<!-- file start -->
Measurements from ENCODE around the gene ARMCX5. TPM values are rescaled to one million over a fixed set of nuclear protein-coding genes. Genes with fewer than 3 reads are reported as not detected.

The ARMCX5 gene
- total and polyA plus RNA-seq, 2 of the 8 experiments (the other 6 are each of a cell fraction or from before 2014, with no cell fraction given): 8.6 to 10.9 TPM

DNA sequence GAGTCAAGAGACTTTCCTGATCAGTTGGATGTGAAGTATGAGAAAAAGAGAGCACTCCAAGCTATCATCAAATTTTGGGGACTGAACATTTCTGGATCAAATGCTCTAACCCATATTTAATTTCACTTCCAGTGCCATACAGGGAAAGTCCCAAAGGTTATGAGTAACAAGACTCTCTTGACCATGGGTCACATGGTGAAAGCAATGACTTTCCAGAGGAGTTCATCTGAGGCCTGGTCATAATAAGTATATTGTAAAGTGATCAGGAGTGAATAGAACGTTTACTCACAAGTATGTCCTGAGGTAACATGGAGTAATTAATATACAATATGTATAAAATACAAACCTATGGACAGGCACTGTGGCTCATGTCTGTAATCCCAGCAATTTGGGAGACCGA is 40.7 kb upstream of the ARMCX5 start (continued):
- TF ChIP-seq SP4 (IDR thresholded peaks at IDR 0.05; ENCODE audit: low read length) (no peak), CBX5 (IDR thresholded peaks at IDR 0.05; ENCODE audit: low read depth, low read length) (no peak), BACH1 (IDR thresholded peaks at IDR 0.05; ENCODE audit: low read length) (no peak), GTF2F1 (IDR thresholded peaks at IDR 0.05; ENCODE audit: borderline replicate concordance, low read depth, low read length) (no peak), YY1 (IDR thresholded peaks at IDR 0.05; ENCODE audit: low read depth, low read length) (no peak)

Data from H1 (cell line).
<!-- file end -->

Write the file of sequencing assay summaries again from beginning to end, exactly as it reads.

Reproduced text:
Measurements from ENCODE around the gene ARMCX5. TPM values are rescaled to one million over a fixed set of nuclear protein-coding genes. Genes with fewer than 3 reads are reported as not detected.

The ARMCX5 gene
- total and polyA plus RNA-seq, 2 of the 8 experiments (the other 6 are each of a cell fraction or from before 2014, with no cell fraction given): 8.6 to 10.9 TPM

DNA sequence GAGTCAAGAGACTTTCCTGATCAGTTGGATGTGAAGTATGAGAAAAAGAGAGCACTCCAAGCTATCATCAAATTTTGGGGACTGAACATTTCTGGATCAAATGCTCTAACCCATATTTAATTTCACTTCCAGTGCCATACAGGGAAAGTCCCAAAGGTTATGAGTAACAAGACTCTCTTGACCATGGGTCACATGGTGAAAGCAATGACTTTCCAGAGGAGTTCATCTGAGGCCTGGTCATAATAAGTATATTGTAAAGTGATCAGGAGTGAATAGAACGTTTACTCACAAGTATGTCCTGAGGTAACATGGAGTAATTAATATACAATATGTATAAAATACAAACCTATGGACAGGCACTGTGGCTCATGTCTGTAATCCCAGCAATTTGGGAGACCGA is 40.7 kb upstream of the ARMCX5 start (continued):
- TF ChIP-seq SP4 (IDR thresholded peaks at IDR 0.05; ENCODE audit: low read length) (no peak), CBX5 (IDR thresholded peaks at IDR 0.05; ENCODE audit: low read depth, low read length) (no peak), BACH1 (IDR thresholded peaks at IDR 0.05; ENCODE audit: low read length) (no peak), GTF2F1 (IDR thresholded peaks at IDR 0.05; ENCODE audit: borderline replicate concordance, low read depth, low read length) (no peak), YY1 (IDR thresholded peaks at IDR 0.05; ENCODE audit: low read depth, low read length) (no peak)

Data from H1 (cell line).